Students who are unable to prove to the university that they have sufficient funds to meet the stated CoA will be denied an I-20 form and will not be able to submit an international student visa application.

With these rigorous standards in mind, and because the majority of Prodigy Finance borrowers pursue their masters degrees in the United States, Prodigy Finance works with best practices to assist students and their universities to ensure the minimum financial benchmarks needed for visa processing are met

6. Understanding interest rate parity and currency behaviour

At Prodigy Finance, we believe it’s important for potential borrowers to review all of their available loan options before making a decision that’s personally and financially responsible.

For example, international students pursuing an American masters degree, should consider loans from US banks, alongside Prodigy Finance loans, alongside loans that may be available from a student’s home country.

The last part is where it becomes quite tricky as you can easily compare the APR of a loan from a US lender to the APR provided from Prodigy Finance as they’ll both be available for a US dollar loan amount. But, what are you supposed to do when the loans available in your home country are in rubles, rupees, or reals?

Tricky, right?

And, if you don’t have a finance or economics background, you might be tempted to run a search on Google for a tool to help you compare interest rates between currencies, such as interest rate parity.

However, to understand the behaviour of your currency, you can’t look at interest rate parity in isolation. There are several variables you must bear in mind:

  1. Budget deficit: If the government spends more than it earns, it’ll issue additional domestic currency.
  2. Trade deficit: If the economy exports more than it imports, it’ll earn more foreign currency.
  3. Monetary policy: Interest rate differential could impact the currency (this is known as Interest Rate Parity).
  4. Inflation: When an economy experiences inflation, domestic prices impact domestic currency.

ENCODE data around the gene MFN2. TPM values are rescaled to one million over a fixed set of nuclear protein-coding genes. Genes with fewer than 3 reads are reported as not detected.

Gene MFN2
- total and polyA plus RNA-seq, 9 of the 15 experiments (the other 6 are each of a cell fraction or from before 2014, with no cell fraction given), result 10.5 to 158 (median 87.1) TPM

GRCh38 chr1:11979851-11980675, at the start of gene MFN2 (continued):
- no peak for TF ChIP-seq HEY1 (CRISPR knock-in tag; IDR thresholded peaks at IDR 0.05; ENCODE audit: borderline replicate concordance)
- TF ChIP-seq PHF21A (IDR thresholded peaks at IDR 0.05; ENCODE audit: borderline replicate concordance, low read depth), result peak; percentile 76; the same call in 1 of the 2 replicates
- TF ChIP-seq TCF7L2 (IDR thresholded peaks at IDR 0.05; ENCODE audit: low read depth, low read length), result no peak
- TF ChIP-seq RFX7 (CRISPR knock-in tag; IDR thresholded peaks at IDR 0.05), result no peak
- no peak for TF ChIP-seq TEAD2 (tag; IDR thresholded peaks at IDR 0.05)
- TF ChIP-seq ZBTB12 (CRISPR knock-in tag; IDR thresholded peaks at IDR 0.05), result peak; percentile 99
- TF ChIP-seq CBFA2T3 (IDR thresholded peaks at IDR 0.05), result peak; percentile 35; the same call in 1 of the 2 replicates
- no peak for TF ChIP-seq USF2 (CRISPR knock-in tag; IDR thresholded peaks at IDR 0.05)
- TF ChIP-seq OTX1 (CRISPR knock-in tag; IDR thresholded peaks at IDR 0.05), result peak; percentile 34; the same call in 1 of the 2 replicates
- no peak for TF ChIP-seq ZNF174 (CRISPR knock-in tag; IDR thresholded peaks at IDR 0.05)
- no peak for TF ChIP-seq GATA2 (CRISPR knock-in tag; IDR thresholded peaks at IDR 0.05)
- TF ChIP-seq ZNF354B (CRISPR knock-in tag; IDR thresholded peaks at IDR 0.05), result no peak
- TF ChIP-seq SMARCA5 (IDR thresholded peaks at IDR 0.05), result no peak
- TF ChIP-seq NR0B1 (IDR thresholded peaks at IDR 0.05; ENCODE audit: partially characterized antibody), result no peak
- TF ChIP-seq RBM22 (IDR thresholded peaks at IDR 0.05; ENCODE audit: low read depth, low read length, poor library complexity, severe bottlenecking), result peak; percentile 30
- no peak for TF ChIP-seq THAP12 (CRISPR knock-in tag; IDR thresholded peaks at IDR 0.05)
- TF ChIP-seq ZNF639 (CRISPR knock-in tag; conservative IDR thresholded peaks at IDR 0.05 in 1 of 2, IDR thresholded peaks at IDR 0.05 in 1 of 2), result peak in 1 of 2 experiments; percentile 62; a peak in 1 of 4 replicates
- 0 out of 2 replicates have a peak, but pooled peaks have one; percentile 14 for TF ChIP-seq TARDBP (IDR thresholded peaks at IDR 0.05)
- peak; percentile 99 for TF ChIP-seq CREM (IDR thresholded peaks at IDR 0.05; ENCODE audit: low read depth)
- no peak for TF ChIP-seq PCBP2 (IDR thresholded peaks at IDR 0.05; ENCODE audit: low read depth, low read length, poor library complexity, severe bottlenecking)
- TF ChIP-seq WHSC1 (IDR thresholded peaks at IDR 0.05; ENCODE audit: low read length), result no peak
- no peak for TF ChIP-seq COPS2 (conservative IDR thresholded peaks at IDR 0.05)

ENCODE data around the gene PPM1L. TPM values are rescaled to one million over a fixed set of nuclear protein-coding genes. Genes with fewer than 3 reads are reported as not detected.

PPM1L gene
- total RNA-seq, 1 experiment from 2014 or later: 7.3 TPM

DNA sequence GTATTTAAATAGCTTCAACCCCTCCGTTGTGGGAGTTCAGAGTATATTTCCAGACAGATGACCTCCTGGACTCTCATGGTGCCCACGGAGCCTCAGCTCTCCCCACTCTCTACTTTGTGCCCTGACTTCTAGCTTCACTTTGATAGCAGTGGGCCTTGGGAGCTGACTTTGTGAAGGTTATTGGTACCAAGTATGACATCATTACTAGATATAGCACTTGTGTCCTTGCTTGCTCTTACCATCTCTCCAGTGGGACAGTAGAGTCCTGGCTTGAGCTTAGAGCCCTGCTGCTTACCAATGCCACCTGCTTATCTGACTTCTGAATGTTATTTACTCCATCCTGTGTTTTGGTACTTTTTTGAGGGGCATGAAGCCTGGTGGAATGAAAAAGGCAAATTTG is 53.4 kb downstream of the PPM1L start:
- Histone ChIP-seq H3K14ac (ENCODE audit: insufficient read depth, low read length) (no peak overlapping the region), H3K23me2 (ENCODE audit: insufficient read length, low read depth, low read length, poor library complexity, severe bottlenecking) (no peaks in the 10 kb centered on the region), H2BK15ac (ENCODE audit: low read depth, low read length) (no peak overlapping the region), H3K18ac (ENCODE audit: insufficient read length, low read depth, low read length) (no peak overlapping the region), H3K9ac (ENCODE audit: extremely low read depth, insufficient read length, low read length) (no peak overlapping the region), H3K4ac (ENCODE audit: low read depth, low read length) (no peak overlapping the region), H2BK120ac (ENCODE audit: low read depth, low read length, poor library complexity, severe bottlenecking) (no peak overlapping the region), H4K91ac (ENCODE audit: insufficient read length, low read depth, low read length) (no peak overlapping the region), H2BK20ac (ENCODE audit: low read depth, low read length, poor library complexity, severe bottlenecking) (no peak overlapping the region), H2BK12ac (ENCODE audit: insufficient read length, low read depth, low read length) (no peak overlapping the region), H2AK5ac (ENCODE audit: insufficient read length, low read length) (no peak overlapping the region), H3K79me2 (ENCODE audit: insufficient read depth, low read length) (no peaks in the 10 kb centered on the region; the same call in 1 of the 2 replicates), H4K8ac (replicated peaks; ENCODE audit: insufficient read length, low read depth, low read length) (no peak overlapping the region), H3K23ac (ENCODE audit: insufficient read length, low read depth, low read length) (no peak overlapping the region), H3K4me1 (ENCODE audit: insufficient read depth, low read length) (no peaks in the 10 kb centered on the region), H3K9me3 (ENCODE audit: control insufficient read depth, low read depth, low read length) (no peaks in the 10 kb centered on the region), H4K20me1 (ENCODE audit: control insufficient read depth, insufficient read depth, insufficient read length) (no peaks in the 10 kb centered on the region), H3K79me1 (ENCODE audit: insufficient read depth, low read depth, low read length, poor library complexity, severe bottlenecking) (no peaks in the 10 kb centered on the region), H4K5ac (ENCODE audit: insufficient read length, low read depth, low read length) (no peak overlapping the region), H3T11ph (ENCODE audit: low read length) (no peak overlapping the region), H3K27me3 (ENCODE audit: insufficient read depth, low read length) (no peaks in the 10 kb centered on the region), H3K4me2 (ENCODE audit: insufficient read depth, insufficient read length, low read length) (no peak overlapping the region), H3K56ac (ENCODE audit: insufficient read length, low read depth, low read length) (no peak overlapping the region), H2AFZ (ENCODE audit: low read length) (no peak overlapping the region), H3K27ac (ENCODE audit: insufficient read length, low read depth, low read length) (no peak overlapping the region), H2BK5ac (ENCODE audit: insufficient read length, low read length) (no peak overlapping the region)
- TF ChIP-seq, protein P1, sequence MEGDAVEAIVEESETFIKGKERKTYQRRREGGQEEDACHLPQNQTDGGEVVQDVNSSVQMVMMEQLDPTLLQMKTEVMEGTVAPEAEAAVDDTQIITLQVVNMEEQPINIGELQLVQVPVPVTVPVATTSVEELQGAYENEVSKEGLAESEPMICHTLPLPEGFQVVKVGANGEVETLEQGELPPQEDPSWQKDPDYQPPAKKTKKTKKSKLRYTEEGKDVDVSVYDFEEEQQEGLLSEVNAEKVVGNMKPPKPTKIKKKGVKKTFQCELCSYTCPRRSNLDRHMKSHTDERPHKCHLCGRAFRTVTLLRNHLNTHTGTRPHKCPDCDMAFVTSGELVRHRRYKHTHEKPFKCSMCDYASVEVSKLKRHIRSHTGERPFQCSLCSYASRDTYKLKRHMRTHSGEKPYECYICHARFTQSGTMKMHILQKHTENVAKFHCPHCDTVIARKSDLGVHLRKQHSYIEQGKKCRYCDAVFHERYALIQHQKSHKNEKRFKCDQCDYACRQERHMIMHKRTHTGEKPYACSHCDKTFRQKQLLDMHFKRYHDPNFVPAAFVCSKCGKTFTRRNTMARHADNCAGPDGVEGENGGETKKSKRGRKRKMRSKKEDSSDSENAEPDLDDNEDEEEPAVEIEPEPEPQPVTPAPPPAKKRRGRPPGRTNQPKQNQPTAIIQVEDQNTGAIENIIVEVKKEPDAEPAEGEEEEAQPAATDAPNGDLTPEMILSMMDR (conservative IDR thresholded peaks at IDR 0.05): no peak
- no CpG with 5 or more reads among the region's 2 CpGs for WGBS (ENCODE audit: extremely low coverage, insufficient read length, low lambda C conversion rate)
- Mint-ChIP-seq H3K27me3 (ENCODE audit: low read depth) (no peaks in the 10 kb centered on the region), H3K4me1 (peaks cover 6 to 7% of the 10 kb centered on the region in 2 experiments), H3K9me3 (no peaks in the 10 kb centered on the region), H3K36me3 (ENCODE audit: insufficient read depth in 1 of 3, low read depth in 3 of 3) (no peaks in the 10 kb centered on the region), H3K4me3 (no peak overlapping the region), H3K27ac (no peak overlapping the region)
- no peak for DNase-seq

5. Productivity: When the economy has higher productivity, enhanced production eases domestic currency.
  6. Foreign Institutional Investors (FII) and Foreign Direct Investments (FDI): Institutional investors chase the best returns in global markets, while the inflow of foreign capital benefits domestic currency.
  7. Central bank intervention: Central banks (and markets) prefer stable currencies and will intervene with their foreign exchange reserves to maintain stability.

Borrowers without an economics background should always be careful of using such models to make financial decisions - and may want to consult financial advisors if they’re concerned about potential forex losses.

That’s not to say, however, that international students shouldn’t be concerned about currency exchange rates.

In our example of an international student pursuing an American masters degree, Prodigy Finance mitigates at least one major forex concern by disbursing the principal loan amount directly to the school in US dollars. For students wishing to gain greater experience by remaining in the US with a valid work visa may find a loan in US dollars to be the easiest for them. 

Choosing the best educational loan for you

Not everyone has a full range of choices when it comes to international students loans. The banking norms in some countries attach certain minimums, requirements, or stipulations that some students simply can’t meet.

However, borrowers that do have a choice should consider all aspects of a loan. While we can’t speak for other loan providers or their borrowers, we know that having a no-collateral, no co-signer option makes a big difference to many of our borrowers. Not only that, but we support students through their international masters study through career services and future networking events. 

Want to know more about Prodigy Finance?

Whether you're interested in an international student loan or you just want to know more about the company, we're always here to help. Not sure where your inquiry should go? Send an email to info@prodigyfinance.com and we'll get back to you ASAP.

The purpose of this article is to provide general information on some of the concepts and topics, such as APR, variable interest rates, fees and comparison of loan offerings, as it applies to student loans. This article and its contents do not constitute financial advice directed at any particular person nor an offer to apply for a loan from Prodigy Finance.